“Obamacare is taking away our freedoms!” I hear that constantly from people who make “Obamacare” sound like a swear word. And whenever I hear it I find myself asking, which of our sacred freedoms are being taken away?
Are parents losing the freedom to agonize over whether they should take a crying, feverish child to the doctor because paying the bill might mean falling behind on the rent? Are other parents losing the freedom to live the rest of their lives in crippling debt because their child has leukemia and will need years of costly medical treatment?
Or maybe the anti-Obamacare crowd is worried about insurance companies losing the freedom to deny coverage to people who have preexisting conditions and are most in need of health care -- or losing the freedom to yank away coverage from people who have been paying insurance premiums for years and suddenly discover they have cancer.
Maybe they’re worried Obamacare will take away women’s “freedom” to pay higher premiums than men because women get pregnant, which means they’re more likely to need a doctor’s care. And young adults under 26 will lose their “freedom” to be cut from their parents’ insurance at a time when they haven’t yet established themselves financially or found a job that covers health care.
And what about seniors who complain Obamacare is taking away their freedoms? Are they upset they’ll no longer have to pay full price for their prescription drugs when they fall into the Medicare donut hole?
If those are the kind of “freedoms” the anti-Obamacare crowd is trying to protect, they need to think long and hard about how they define “freedom.”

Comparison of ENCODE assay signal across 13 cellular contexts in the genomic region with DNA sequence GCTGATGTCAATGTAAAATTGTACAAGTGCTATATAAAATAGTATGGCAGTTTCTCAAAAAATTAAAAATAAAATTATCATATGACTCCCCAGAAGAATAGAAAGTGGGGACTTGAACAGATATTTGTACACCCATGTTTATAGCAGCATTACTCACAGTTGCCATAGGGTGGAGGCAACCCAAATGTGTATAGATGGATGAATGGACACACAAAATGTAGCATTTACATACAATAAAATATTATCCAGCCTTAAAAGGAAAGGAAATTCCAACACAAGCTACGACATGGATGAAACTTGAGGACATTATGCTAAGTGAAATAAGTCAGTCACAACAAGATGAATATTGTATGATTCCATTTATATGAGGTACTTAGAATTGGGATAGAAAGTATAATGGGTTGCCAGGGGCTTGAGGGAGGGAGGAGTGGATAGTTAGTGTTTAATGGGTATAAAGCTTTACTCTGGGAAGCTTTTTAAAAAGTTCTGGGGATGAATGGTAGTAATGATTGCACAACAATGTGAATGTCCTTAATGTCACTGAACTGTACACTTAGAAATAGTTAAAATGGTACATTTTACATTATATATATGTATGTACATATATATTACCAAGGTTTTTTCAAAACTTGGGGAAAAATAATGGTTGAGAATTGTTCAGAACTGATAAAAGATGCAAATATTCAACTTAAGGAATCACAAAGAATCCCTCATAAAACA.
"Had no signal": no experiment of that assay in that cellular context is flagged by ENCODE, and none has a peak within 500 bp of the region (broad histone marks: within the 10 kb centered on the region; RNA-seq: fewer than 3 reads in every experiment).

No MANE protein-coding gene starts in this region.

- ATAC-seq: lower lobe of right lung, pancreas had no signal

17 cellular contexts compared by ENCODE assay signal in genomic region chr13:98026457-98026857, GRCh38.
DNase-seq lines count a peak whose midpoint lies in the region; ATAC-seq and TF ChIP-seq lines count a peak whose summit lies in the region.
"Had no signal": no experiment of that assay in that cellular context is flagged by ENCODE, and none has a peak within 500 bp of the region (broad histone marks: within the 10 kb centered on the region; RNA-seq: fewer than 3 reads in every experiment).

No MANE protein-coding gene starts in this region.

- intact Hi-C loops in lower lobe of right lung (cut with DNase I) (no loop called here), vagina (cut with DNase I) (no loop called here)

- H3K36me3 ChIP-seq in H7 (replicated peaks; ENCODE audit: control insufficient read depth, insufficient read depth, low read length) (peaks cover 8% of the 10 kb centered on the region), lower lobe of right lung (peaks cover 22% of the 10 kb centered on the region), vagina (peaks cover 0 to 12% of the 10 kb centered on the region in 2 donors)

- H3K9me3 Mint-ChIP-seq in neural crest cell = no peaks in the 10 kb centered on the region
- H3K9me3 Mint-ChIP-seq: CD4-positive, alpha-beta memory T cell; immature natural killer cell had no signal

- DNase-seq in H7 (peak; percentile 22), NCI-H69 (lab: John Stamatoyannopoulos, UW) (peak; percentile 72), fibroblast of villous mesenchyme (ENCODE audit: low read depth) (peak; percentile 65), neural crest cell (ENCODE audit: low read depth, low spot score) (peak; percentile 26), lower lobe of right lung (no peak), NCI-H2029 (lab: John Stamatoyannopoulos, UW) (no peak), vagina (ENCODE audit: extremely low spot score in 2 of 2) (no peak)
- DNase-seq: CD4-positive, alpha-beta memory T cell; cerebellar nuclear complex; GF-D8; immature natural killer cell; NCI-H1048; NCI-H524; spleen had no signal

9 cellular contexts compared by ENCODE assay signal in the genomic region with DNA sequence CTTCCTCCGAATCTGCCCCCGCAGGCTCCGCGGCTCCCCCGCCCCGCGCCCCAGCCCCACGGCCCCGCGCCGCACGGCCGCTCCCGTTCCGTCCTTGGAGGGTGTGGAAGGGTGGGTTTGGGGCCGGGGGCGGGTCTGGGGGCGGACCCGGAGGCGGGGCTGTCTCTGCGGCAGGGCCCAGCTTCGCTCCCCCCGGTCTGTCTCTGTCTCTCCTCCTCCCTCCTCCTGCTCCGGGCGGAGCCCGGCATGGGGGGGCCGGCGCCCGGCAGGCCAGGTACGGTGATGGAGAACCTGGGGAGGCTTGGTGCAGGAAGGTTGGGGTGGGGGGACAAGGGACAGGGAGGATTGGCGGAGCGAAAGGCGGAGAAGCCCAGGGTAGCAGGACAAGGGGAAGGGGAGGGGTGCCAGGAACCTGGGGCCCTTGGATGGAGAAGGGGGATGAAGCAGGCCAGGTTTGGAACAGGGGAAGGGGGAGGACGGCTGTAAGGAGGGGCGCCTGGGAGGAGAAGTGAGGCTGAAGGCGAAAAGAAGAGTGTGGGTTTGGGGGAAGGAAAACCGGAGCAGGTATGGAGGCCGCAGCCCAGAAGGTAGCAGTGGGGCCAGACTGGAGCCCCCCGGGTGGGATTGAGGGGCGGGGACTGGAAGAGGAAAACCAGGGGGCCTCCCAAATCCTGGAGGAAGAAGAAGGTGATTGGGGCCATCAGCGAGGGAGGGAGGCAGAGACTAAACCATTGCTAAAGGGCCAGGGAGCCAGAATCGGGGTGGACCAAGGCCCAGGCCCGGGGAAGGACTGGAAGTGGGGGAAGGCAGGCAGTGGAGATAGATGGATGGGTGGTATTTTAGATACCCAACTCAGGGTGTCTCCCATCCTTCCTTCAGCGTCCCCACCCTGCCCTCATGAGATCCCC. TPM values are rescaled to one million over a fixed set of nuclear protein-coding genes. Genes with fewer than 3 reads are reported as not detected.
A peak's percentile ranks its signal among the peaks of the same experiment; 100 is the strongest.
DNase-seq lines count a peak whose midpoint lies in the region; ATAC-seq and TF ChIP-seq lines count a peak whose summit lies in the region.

Personally, I like the idea that people will have the freedom to pursue the American Dream without worrying that their journey will be cut short by a downward spiral of debt and bankruptcy caused by an unavoidable, unpredictable illness or injury.
I like the idea that people will feel free to leave mind-numbing, no-future jobs to take better jobs without worrying about losing health coverage. And I love the thought that people will feel free to start new businesses that could change all our lives for the better and lead to hundreds of jobs for fellow Americans because they know they won’t be putting the safety of their families in jeopardy by leaving a job that provides health care.
I will admit, however, one aspect of the Affordable Care Act will mean a loss of “freedom” for a small minority of people who can afford to buy health insurance but decide not to. Those few people will have to pay a penalty -- you can call it a tax if you like, it amounts to the same thing. (It will be waived for people who can’t afford the insurance, by the way.) There’s a good reason for the penalty, or tax. It’s because of the way insurance works. To be able to keep premiums down and pay the legitimate claims of people who incur high health care costs, insurance companies need a pool of people who don’t make large claims. That’s as true for health insurance as it is for car insurance. So if insurance companies are going to be required to cover people with higher health risks, as they are in the new health care law, they need to insure lots of lower risk people as well.
Years from now, some of the anti-Obamacare people are sure to complain they had to buy “that damn insurance I didn’t need.” To them I say, be thankful you and your family have been blessed with good health. Insurance is the one thing we buy hoping we never have to use it. But if they find themselves or their loved ones in need of costly medical care, I hope they’ll be grateful they can afford it, thanks to Obama and the Affordable Care Act.